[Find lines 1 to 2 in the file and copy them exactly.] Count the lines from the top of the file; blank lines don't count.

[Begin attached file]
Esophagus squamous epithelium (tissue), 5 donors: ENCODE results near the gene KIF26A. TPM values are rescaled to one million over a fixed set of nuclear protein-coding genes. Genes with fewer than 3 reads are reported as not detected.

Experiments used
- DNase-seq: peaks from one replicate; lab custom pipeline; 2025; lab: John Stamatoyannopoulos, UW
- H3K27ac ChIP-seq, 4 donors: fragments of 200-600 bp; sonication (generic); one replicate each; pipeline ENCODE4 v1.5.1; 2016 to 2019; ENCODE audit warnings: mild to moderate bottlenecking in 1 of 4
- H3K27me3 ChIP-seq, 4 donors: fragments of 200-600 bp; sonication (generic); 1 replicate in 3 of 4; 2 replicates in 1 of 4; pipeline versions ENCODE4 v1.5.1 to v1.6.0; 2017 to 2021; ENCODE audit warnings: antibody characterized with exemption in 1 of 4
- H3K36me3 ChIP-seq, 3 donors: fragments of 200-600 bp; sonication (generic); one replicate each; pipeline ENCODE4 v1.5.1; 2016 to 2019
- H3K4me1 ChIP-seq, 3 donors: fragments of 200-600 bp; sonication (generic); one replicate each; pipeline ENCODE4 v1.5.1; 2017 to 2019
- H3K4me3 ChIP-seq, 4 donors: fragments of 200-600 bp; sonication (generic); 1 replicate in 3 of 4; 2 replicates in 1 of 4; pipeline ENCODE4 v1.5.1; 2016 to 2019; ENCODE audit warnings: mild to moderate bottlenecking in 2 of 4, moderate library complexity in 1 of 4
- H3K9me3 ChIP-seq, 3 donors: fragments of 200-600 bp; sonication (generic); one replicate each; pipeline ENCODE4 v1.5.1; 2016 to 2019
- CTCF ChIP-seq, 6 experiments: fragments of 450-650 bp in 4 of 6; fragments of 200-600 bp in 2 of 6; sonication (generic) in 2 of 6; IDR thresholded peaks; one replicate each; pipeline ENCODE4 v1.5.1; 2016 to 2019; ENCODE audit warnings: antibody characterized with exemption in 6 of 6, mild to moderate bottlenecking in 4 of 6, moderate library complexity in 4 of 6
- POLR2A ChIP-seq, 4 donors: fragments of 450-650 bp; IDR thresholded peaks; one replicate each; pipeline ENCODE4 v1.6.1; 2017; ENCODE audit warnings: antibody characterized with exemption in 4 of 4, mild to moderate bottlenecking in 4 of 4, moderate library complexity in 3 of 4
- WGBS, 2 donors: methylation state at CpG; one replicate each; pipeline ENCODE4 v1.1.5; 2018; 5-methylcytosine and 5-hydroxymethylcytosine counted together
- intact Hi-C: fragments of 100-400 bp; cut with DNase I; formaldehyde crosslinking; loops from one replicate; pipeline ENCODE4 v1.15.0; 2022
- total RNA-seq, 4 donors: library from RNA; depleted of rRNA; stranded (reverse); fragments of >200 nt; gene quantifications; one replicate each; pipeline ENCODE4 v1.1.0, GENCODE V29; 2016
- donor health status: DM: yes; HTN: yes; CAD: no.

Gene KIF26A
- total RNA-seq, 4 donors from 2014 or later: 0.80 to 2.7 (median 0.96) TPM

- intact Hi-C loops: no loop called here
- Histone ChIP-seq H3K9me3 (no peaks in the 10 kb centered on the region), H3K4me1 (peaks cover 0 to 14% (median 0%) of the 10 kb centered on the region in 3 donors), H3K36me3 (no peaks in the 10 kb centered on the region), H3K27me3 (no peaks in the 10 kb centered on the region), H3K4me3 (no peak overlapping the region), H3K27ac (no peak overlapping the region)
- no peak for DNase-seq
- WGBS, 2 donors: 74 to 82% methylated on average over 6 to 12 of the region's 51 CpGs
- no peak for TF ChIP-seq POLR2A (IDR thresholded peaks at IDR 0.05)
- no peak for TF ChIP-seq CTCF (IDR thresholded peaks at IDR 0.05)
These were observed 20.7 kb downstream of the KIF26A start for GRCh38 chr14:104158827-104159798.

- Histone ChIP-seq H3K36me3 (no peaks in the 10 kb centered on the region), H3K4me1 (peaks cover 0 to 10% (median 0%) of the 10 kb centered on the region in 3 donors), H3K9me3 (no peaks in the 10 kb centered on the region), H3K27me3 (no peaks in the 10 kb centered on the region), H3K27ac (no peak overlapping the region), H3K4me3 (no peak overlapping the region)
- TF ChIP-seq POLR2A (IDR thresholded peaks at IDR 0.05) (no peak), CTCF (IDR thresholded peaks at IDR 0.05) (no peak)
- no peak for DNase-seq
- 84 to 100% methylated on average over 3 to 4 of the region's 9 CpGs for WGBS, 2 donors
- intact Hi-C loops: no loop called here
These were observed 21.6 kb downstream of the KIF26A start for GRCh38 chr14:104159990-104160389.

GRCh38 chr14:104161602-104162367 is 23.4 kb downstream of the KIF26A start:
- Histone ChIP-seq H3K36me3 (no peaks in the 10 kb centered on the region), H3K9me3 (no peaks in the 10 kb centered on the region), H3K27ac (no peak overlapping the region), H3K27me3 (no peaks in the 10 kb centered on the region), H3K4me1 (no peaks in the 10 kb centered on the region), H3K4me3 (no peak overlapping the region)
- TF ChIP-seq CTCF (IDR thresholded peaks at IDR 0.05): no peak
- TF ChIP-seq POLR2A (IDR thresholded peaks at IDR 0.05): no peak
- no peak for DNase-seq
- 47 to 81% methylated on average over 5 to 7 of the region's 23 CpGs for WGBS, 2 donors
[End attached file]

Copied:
Esophagus squamous epithelium (tissue), 5 donors: ENCODE results near the gene KIF26A. TPM values are rescaled to one million over a fixed set of nuclear protein-coding genes. Genes with fewer than 3 reads are reported as not detected.

Experiments used